The thing is, having large expectations can lead to disappointments. You expect someone to react a certain way to big news, but they react in a negative way. You place the same expectations on all of your friends, and you’re disappointed when one of them doesn’t meet those standards. Negative expectations can, of course, lead to pleasant surprises as well, but I find that having negative expectations most likely leads to negative outcomes. A few years ago, I decided to change the way I formulate expectations. I stopped listening to what other people say. Essentially, I stopped having expectations. I didn’t go into things with any preconceived notion of how things were going to turn out. Since then, I’ve found myself feeling freer about choices I’ve made and opinions I’ve created. I’ve been able to take things at face value and accept them as they come without having an idea of how I should be taking it.

Now, I’m not saying you shouldn’t listen to people. What I’ve done is listened to them and then filed their information in the back of my head. Another thing to consider is that there are certain expectations that are healthy for you. For example, you should expect yourself to be successful, but it’s placing an exact value on what that means. It’s like my opinion of five year plans – it’s better to have a framework to lead your life rather than specific expectations of what your life should look like in five years. Expectations can drive you to push yourself to reach new heights, but you need to create a healthy balance of what your expectations are and what the ideal outcome will be.  Letting your mind free of expectations opens your mind, which is something I always put in my lessons learned posts. I urge you to try it and see how your experience of life changes.

When is the last time you let go of expectations?


Saturday, April 2, 2016

Rother Valley

Here begins my attempt at travel posts. I’m going to preface this by saying I’m not an expert traveller. To be honest, I don’t even like travelling; rather, I don’t like the process of travelling. I have a great time once I’m there, but transportation makes me sleepy and grumpy at the same time. However, I’m in England and the convenience of travelling is too easy to ignore. I’ll admit, I haven’t been taking advantage of the ease of travel. I went to Harrogate for a day in September, London last October, and then Bath, Stonehenge and Lacock as a weekend trip in November. I was in Sheffield over Christmas, but it wasn’t for tourist purposes. Over the Easter weekend, I was back in Sheffield, and I got to explore Rother Valley with Matt.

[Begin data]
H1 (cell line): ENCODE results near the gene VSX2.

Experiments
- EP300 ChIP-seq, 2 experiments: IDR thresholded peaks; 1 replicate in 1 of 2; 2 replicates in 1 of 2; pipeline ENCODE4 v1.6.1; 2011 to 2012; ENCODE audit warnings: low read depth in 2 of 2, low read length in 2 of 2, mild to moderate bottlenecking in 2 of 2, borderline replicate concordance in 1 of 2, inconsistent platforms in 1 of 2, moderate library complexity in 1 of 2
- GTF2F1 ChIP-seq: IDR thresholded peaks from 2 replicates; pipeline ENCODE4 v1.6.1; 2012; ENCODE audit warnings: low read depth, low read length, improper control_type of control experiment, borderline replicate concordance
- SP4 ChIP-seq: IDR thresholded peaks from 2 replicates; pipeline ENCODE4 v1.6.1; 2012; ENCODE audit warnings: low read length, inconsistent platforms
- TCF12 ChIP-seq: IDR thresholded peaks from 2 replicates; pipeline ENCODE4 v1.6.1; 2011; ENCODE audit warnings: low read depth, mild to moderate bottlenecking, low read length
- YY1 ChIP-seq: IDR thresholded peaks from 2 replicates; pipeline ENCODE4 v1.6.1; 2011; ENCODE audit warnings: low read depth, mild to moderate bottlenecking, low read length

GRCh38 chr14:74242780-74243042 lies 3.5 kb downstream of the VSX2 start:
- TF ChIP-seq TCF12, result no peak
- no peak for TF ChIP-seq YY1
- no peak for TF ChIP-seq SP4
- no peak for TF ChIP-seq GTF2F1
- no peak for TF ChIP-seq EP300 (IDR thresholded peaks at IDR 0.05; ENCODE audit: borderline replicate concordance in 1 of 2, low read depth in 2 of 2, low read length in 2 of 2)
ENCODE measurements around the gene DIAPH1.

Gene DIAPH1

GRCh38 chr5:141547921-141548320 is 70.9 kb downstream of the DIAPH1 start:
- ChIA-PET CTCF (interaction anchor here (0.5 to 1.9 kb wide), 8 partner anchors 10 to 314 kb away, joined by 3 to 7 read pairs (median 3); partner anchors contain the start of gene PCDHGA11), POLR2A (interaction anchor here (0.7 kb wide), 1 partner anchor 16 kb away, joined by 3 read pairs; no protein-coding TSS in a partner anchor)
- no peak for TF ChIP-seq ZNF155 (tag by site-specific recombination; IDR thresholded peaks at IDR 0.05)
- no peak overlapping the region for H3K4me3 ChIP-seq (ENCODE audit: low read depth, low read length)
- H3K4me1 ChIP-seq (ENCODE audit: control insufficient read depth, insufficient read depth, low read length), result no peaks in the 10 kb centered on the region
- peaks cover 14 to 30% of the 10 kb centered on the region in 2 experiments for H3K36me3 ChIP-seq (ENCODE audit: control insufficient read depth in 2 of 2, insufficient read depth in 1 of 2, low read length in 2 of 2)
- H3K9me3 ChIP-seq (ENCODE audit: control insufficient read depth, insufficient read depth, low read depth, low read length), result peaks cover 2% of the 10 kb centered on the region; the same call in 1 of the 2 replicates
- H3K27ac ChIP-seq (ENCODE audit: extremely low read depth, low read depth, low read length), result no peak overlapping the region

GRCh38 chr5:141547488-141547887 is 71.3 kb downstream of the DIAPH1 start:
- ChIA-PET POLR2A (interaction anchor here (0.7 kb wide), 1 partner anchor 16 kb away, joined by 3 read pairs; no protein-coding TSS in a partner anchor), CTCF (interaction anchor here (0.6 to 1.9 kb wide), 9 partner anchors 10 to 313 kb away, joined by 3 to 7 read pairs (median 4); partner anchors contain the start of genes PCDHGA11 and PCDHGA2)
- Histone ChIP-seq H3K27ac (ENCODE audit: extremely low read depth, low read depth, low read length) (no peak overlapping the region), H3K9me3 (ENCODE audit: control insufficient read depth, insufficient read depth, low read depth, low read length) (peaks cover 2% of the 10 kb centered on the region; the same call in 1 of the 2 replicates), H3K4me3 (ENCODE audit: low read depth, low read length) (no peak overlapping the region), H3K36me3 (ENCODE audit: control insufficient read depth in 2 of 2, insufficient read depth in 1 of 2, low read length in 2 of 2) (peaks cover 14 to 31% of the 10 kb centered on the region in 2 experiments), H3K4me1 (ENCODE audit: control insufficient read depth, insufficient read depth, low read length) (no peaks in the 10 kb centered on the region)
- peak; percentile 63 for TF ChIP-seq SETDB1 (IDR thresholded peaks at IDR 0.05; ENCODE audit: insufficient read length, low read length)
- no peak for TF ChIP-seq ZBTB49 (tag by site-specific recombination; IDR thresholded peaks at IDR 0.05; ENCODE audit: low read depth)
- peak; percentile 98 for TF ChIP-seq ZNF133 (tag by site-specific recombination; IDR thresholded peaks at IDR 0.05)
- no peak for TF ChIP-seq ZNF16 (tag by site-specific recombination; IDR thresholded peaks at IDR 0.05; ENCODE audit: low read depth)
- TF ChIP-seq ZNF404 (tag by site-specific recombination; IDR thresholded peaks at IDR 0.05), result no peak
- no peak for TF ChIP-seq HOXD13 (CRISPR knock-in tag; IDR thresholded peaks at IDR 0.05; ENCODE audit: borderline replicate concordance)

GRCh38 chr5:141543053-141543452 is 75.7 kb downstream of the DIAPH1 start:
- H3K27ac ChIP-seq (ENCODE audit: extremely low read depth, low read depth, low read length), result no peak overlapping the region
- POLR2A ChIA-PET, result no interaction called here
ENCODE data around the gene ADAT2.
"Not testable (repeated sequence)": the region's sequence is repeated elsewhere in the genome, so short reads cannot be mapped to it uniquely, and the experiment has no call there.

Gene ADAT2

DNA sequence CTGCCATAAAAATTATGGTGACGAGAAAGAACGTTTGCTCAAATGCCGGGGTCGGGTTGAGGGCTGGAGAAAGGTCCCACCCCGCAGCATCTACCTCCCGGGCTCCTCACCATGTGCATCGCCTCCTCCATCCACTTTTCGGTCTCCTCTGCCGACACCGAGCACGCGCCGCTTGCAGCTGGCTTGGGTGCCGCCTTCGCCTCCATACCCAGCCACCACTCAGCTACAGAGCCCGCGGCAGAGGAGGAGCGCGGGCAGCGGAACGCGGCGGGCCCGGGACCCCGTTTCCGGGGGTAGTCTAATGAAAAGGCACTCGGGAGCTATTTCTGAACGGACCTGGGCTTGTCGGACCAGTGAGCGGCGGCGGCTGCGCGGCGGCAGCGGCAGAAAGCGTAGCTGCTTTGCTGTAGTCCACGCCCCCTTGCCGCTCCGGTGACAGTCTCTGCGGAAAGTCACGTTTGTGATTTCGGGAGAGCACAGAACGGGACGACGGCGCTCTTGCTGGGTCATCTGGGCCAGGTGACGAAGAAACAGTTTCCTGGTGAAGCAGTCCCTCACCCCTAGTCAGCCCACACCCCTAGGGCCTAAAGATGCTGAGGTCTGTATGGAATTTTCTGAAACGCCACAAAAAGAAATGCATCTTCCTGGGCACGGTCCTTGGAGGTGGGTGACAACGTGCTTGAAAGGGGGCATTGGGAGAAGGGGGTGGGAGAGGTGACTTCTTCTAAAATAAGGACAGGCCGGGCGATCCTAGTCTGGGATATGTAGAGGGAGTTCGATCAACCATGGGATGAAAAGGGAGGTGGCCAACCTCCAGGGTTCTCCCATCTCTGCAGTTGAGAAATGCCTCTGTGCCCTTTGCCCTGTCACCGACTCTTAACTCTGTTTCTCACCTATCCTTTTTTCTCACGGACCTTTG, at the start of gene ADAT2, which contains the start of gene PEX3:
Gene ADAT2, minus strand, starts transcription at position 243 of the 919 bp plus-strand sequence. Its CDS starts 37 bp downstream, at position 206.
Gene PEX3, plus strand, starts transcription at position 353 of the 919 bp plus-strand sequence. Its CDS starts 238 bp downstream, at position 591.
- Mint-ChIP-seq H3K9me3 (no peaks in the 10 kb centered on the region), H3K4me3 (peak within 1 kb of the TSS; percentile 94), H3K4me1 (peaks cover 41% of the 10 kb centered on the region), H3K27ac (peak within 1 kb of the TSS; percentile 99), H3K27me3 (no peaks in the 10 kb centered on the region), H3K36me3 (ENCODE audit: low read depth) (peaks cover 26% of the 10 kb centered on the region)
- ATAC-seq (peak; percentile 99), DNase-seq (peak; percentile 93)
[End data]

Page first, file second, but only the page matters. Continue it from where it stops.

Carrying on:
The walk itself took about three hours. The walk around the lake took just over an hour. It’s deceivingly long – especially since you can see one end from another!

The lake was full of swans and ducks, and we wandered our way around and found a little petting zoo! I got to pet a four day old lamb, and it made my day.

In the middle of the path around the lake, there are some old buildings that now house a craft shop and cafĂ©. It was a cute little place, but we didn’t want to stick around for long in case it started raining.

Part of our walk was along the Trans-Penine Trail. This was my favourite part of the walk because it used to be a railway. In the picture below, I’m walking on what used to be the train platform. I love little moments of history like that; it’s so fascinating.

On Easter Sunday, we were waiting for our train when a gorgeous rainbow showed up. It was the perfect end to an amazing weekend.

It was a short trip, but I loved doing it. As a side note, I’ve been walking a lot more lately, and I wasn’t as tired as I thought I would be. So take it from me: walking definitely increases your health. Anyway, Matt guesses that out of all the exchange students in and around both Leeds and Sheffield, about only a handful have seen Rother Valley. It’s certainly not a place I would ever venture to, or even know about, on my own. It was nice to go with Matt who has stories about getting drunk on the grass at the end of the school year or the clapping at people rolling down the path on Segways. If you’re ever around Sheffield and in want of a walk, I definitely suggest looking up Rother Valley. With the mini train-track and petting zoo, it would be a great place for kids too!

Have you ever discovered a place that you never would have if you weren’t with a local?